After directing 2016’s hit zombie blockbuster Train to Busan, Yeon Sang-ho has moved into another popular genre: the superhero movie. Yeon’s film Psychokinesis—which is now available for streaming on Netflix—represents (to my knowledge) South Korea’s first mainstream superhero movie. While Psychokinesis isn’t as outstanding as Train to Busan, it’s still worth examining as a commentary on Korean society.
If you’ve watched Train to Busan, Psychokinesis’ basic plot outline will feel familiar: an estranged father unites with his daughter and faces down danger, strengthening their mutual bond in the process. In Psychokinesis’ case, the father is Shin Suk-hun, a middle aged security guard. Suk-hun’s daughter Ru-mi runs a fried chicken shop in Seoul, located in a market that sleazy property developers want to expropriate. When gangsters working for the developer kill Ru-mi’s mother, Suk-hun re-enters her life after attending the funeral. Conveniently, he’s somehow acquired telekinetic abilities that enable him to fly and move both large objects and people. With these newfound powers, he resolves to rebuild a relationship with his daughter by defending the market from expropriation.
It’s laudable how localized—and quintessentially Korean—this story feels. Suk-hun’s not defending the entirety of Gotham City or Metropolis; his domain extends only a few city blocks worth of mom-and-pop shops. This makes him feel more like an everyman than a superhero; it’s also telling how he never dons some garish costume and instead retains the fashion sense of a stereotypical middle-aged Korean father. Like with Train to Busan, you could interpret Psychokinesis as a father-daughter story that happens to contain some action-packed garnish.
The struggle against corrupt land seizures is also a trope that’s nonexistent in Hollywood superhero flicks, but quite common in Korean movies (ex. Gangnam Blues). This offers a template for localizing the superhero genre to fit broader Asian tastes, much like how K-dramas and K-pop adapt Western notions into Asian contexts. Unjust land seizures are a fact of life for many Asian societies beyond Korea (ex. China — just think of the beginning of Wolf Warrior II), and something audiences can easily get riled up about.
However, despite lofty intentions and resonant localization tactics, Psychokinesis only performed modestly at Korea’s box office. The film had great vision, but subpar implementation. Granted, it was still entertaining to watch, but it’s not resonant in the same manner as Train to Busan. Why? Because its narrative lacks struggle.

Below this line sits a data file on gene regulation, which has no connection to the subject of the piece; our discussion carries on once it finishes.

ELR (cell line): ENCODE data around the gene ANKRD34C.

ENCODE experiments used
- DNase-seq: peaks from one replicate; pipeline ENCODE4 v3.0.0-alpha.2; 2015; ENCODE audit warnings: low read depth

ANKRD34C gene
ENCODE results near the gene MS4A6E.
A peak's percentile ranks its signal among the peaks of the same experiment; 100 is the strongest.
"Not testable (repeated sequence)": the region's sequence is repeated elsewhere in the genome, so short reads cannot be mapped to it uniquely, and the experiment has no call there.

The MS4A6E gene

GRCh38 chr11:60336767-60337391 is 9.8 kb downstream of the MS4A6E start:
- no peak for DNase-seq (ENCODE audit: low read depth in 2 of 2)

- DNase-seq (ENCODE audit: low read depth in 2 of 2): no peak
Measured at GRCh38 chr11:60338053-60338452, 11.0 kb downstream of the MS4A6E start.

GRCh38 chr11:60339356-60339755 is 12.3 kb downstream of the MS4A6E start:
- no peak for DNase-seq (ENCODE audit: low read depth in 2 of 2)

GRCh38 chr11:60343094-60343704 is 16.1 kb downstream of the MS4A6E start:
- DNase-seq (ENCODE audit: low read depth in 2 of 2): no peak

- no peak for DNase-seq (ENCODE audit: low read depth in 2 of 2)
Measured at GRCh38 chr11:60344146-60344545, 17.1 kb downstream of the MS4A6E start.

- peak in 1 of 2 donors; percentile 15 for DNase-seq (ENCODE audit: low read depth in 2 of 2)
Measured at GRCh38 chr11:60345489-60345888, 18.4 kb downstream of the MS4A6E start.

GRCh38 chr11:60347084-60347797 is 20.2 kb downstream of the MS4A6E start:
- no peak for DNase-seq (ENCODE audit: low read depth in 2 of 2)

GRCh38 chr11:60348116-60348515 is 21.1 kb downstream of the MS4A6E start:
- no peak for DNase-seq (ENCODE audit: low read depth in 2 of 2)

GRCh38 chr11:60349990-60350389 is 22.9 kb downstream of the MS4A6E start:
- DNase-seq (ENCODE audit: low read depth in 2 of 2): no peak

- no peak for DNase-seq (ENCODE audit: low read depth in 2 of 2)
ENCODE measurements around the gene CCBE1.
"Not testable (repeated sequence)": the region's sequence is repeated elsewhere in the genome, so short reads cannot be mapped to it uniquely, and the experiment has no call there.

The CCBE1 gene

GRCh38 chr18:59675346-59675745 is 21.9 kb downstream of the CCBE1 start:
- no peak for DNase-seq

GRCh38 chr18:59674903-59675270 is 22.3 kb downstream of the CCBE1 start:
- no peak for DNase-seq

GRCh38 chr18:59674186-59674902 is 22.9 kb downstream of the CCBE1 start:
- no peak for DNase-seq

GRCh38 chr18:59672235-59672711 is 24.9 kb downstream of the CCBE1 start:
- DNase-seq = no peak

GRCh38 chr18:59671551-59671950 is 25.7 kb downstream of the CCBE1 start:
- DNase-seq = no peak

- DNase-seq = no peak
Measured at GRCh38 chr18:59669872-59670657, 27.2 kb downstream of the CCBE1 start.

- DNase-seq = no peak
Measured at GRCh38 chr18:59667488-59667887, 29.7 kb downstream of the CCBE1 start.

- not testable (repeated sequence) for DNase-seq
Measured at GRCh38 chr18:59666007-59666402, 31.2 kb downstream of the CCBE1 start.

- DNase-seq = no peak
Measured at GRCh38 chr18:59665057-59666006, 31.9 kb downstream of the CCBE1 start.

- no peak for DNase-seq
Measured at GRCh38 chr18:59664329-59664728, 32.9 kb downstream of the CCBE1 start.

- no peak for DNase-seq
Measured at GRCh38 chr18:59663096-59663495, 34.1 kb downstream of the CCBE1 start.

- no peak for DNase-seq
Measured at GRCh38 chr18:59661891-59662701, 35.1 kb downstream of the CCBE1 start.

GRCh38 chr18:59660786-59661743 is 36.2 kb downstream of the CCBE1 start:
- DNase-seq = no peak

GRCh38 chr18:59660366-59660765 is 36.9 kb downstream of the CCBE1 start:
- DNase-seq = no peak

As one salient example: Psychokinesis only superficially explains how Suk-hun obtained his powers, and what costs or traumas they bring. Furthermore, he never loses or doubts those powers at any point—sure, there’s hiccups like when he’s briefly arrested, but that’s merely a delay on an upward-sloping narrative arc.
This surfaces another flaw: Psychokinesis has no compelling villain. The closest the movie gets is the property developer’s chilling female boss—but while she gives a superb performance, she gets no more than ten minutes of screentime in the entire movie. Compared with seminal superhero movies, this feels underwhelming. For example, in The Dark Knight, Batman has the Joker, who forces him to realize that his superpowers can’t solve anything.
Korea isn’t incapable of telling such narratives. Notably, the popular 2011 drama City Hunter borrows The Dark Knight’s trifecta of masked vigilante, “white knight” prosecutor, and villain who strikes close to the vigilante’s heart. That said, Psychokinesis paints an arguably bleaker picture of South Korea’s governing institutions than City Hunter. Like in Train to Busan, there’s no white knight who represents an “official” embodiment of justice.—the authorities are either dismissive, unhelpful, or downright harmful. Psychokinesis focuses the most on this last point, showing the Korean police as nothing more than hired guns of gangsters and big business. Ru-mi and her fellow shopkeepers have no trust for the authorities (who greet them with batons rather than assistance), and that creates demand for Suk-hun’s superpowers.
Is this a sign that Korean society is even more distrustful of government since City Hunter came out in 2011? Maybe, considering the South Korea’s last president Park Geun-hye was impeached and recently imprisoned for corruption. However, the very fact that movies like Psychokinesis exist reveal a silver lining for Korean society. Superhero movies can only happen when a society holds that justice exists independent from the state (and instead derives from “the people”), and that sometimes the state acts in ways inimical to justice. That’s why you won’t see any superhero movies from China, for instance. In Korea, however, at least democratic norms are established enough for filmmakers to channel people’s’ frustrations with injustice through superhero movies like Psychokinesis.
Psychokinesis (Korean: 염력)—South Korea. Directed by Yeon Sang-ho. First released January 2018. Running time 1hr 41min. Starring Ryu Seung-ryong, Shim Eun-kyung, Jung Yu-mi, Park Jung-nim
Psychokinesis is now available for streaming on Netflix across most regions.